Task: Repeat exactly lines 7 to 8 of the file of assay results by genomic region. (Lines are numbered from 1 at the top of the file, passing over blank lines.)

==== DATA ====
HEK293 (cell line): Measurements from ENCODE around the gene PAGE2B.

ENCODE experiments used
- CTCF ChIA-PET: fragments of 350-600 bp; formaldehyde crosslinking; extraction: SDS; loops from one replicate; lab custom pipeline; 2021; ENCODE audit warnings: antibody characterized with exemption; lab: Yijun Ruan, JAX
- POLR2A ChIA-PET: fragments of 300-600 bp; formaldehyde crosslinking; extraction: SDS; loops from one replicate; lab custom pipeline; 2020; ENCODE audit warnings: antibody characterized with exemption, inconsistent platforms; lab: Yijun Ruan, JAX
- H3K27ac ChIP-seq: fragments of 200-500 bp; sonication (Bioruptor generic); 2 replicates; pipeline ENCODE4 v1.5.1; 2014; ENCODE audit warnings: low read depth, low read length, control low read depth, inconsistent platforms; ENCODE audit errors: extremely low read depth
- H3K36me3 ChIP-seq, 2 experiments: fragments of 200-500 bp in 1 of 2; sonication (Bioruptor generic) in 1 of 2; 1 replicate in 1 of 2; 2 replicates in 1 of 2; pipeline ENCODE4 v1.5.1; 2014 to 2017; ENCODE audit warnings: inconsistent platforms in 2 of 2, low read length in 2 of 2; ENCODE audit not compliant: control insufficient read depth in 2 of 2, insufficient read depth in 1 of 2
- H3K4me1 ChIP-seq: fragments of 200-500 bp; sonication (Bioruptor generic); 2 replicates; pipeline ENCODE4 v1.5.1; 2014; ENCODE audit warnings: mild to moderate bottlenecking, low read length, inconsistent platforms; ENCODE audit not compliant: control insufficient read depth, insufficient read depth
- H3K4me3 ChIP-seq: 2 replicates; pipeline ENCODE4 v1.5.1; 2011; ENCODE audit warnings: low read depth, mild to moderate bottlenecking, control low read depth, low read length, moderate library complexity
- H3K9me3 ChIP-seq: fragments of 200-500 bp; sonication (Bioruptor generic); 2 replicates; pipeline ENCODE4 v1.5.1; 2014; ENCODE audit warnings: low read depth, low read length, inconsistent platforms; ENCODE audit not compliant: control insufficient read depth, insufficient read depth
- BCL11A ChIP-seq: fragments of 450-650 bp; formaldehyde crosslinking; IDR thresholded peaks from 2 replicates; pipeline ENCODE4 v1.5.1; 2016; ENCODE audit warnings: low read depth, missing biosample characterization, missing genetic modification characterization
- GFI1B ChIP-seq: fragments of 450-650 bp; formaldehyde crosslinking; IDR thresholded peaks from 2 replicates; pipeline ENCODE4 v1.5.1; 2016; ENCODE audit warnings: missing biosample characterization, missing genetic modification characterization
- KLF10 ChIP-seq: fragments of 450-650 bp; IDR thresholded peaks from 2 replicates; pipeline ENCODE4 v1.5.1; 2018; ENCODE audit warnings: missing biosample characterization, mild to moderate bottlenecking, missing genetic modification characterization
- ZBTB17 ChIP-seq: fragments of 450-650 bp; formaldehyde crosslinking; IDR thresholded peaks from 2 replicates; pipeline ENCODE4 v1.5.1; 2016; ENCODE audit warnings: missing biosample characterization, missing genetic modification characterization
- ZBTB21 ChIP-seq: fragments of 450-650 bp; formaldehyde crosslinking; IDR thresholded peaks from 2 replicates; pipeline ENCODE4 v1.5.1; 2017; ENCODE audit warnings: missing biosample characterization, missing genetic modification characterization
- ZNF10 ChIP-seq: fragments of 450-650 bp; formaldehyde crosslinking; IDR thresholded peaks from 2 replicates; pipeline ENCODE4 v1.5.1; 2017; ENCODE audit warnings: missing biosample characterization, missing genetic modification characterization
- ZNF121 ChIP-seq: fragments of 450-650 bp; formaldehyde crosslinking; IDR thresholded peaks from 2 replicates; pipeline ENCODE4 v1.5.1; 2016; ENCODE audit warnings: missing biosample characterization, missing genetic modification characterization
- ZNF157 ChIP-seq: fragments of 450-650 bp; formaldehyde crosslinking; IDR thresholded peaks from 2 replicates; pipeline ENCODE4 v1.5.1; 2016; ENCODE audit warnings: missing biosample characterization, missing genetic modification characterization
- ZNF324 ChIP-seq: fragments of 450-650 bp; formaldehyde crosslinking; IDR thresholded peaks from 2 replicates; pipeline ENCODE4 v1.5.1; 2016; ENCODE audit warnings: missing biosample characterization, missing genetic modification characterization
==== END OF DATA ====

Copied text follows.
- H3K4me1 ChIP-seq: fragments of 200-500 bp; sonication (Bioruptor generic); 2 replicates; pipeline ENCODE4 v1.5.1; 2014; ENCODE audit warnings: mild to moderate bottlenecking, low read length, inconsistent platforms; ENCODE audit not compliant: control insufficient read depth, insufficient read depth
- H3K4me3 ChIP-seq: 2 replicates; pipeline ENCODE4 v1.5.1; 2011; ENCODE audit warnings: low read depth, mild to moderate bottlenecking, control low read depth, low read length, moderate library complexity